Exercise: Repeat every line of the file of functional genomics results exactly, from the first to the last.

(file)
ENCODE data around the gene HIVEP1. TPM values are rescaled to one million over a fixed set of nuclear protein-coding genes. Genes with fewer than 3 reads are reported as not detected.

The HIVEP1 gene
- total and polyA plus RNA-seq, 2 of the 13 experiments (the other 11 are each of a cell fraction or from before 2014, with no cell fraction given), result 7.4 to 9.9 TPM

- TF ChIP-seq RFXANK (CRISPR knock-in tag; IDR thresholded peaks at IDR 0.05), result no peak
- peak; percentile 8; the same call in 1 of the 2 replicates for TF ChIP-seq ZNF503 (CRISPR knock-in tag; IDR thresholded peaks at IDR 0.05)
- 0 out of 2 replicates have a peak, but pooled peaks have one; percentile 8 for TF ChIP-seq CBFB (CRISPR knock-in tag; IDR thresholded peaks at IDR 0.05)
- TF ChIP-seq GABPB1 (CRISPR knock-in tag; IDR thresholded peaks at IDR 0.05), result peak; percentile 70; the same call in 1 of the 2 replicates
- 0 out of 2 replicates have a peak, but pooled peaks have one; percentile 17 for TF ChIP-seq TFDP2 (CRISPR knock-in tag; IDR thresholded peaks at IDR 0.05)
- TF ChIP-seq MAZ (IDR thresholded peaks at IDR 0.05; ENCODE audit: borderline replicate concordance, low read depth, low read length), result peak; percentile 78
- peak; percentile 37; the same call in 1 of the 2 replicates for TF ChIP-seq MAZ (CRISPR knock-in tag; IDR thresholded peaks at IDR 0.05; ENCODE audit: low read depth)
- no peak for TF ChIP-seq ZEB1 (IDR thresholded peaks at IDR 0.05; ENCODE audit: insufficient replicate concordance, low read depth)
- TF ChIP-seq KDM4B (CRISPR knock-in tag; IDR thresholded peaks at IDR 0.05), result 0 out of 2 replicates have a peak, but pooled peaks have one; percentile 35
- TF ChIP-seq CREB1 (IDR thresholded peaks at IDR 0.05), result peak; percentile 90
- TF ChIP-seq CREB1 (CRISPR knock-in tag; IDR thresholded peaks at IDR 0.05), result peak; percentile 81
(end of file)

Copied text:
ENCODE data around the gene HIVEP1. TPM values are rescaled to one million over a fixed set of nuclear protein-coding genes. Genes with fewer than 3 reads are reported as not detected.

The HIVEP1 gene
- total and polyA plus RNA-seq, 2 of the 13 experiments (the other 11 are each of a cell fraction or from before 2014, with no cell fraction given), result 7.4 to 9.9 TPM

- TF ChIP-seq RFXANK (CRISPR knock-in tag; IDR thresholded peaks at IDR 0.05), result no peak
- peak; percentile 8; the same call in 1 of the 2 replicates for TF ChIP-seq ZNF503 (CRISPR knock-in tag; IDR thresholded peaks at IDR 0.05)
- 0 out of 2 replicates have a peak, but pooled peaks have one; percentile 8 for TF ChIP-seq CBFB (CRISPR knock-in tag; IDR thresholded peaks at IDR 0.05)
- TF ChIP-seq GABPB1 (CRISPR knock-in tag; IDR thresholded peaks at IDR 0.05), result peak; percentile 70; the same call in 1 of the 2 replicates
- 0 out of 2 replicates have a peak, but pooled peaks have one; percentile 17 for TF ChIP-seq TFDP2 (CRISPR knock-in tag; IDR thresholded peaks at IDR 0.05)
- TF ChIP-seq MAZ (IDR thresholded peaks at IDR 0.05; ENCODE audit: borderline replicate concordance, low read depth, low read length), result peak; percentile 78
- peak; percentile 37; the same call in 1 of the 2 replicates for TF ChIP-seq MAZ (CRISPR knock-in tag; IDR thresholded peaks at IDR 0.05; ENCODE audit: low read depth)
- no peak for TF ChIP-seq ZEB1 (IDR thresholded peaks at IDR 0.05; ENCODE audit: insufficient replicate concordance, low read depth)
- TF ChIP-seq KDM4B (CRISPR knock-in tag; IDR thresholded peaks at IDR 0.05), result 0 out of 2 replicates have a peak, but pooled peaks have one; percentile 35
- TF ChIP-seq CREB1 (IDR thresholded peaks at IDR 0.05), result peak; percentile 90
- TF ChIP-seq CREB1 (CRISPR knock-in tag; IDR thresholded peaks at IDR 0.05), result peak; percentile 81